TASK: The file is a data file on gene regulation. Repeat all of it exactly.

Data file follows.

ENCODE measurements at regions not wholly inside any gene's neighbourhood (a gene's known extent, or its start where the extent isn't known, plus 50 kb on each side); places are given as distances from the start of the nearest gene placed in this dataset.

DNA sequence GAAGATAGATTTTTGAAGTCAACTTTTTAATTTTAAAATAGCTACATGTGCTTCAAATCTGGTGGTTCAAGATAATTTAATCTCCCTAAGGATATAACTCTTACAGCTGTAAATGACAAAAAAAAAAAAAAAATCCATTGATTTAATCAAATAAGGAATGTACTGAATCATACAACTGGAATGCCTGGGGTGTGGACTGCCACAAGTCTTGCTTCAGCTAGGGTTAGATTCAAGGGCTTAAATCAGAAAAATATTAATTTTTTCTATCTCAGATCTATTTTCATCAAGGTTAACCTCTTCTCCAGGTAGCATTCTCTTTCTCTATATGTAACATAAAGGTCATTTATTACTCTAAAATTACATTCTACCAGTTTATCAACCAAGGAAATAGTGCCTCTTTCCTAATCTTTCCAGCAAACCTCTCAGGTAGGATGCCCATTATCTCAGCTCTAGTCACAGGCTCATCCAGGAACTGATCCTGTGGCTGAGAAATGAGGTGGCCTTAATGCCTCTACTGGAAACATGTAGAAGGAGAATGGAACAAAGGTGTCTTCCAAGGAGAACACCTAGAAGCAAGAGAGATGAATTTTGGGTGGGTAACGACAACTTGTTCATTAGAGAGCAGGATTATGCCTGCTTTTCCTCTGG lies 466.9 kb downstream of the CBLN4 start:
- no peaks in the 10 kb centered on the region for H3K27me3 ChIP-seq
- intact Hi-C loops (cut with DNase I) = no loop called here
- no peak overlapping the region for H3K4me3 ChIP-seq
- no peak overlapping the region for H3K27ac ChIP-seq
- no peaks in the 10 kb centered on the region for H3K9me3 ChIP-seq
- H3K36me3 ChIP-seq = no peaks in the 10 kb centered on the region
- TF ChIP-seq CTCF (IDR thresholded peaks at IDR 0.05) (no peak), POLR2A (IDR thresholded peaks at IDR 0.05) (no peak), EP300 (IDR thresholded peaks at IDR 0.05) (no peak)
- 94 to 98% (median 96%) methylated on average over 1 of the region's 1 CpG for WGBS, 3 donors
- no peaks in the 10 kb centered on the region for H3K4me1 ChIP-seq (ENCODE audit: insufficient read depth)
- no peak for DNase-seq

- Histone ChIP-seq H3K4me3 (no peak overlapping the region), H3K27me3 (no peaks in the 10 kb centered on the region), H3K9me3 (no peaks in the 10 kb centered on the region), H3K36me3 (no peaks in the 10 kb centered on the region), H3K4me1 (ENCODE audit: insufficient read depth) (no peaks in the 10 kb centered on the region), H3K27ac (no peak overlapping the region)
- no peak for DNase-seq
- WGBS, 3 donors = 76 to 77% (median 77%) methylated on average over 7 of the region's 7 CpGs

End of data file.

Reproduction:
ENCODE measurements at regions not wholly inside any gene's neighbourhood (a gene's known extent, or its start where the extent isn't known, plus 50 kb on each side); places are given as distances from the start of the nearest gene placed in this dataset.

DNA sequence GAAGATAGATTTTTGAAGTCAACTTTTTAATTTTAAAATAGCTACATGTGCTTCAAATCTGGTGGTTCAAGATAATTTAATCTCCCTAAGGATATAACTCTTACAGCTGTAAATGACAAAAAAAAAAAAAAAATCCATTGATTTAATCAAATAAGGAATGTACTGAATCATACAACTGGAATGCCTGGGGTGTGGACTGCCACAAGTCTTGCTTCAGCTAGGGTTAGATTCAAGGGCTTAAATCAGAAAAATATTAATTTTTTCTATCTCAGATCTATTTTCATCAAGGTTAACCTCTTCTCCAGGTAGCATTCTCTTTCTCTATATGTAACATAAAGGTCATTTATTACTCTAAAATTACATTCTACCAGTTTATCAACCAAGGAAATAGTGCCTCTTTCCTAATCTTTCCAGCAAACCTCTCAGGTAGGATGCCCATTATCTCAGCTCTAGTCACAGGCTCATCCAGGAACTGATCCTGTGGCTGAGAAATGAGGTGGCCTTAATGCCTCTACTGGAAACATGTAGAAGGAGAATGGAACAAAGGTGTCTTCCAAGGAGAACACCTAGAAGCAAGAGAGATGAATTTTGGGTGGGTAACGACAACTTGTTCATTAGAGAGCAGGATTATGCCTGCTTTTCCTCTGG lies 466.9 kb downstream of the CBLN4 start:
- no peaks in the 10 kb centered on the region for H3K27me3 ChIP-seq
- intact Hi-C loops (cut with DNase I) = no loop called here
- no peak overlapping the region for H3K4me3 ChIP-seq
- no peak overlapping the region for H3K27ac ChIP-seq
- no peaks in the 10 kb centered on the region for H3K9me3 ChIP-seq
- H3K36me3 ChIP-seq = no peaks in the 10 kb centered on the region
- TF ChIP-seq CTCF (IDR thresholded peaks at IDR 0.05) (no peak), POLR2A (IDR thresholded peaks at IDR 0.05) (no peak), EP300 (IDR thresholded peaks at IDR 0.05) (no peak)
- 94 to 98% (median 96%) methylated on average over 1 of the region's 1 CpG for WGBS, 3 donors
- no peaks in the 10 kb centered on the region for H3K4me1 ChIP-seq (ENCODE audit: insufficient read depth)
- no peak for DNase-seq

- Histone ChIP-seq H3K4me3 (no peak overlapping the region), H3K27me3 (no peaks in the 10 kb centered on the region), H3K9me3 (no peaks in the 10 kb centered on the region), H3K36me3 (no peaks in the 10 kb centered on the region), H3K4me1 (ENCODE audit: insufficient read depth) (no peaks in the 10 kb centered on the region), H3K27ac (no peak overlapping the region)
- no peak for DNase-seq
- WGBS, 3 donors = 76 to 77% (median 77%) methylated on average over 7 of the region's 7 CpGs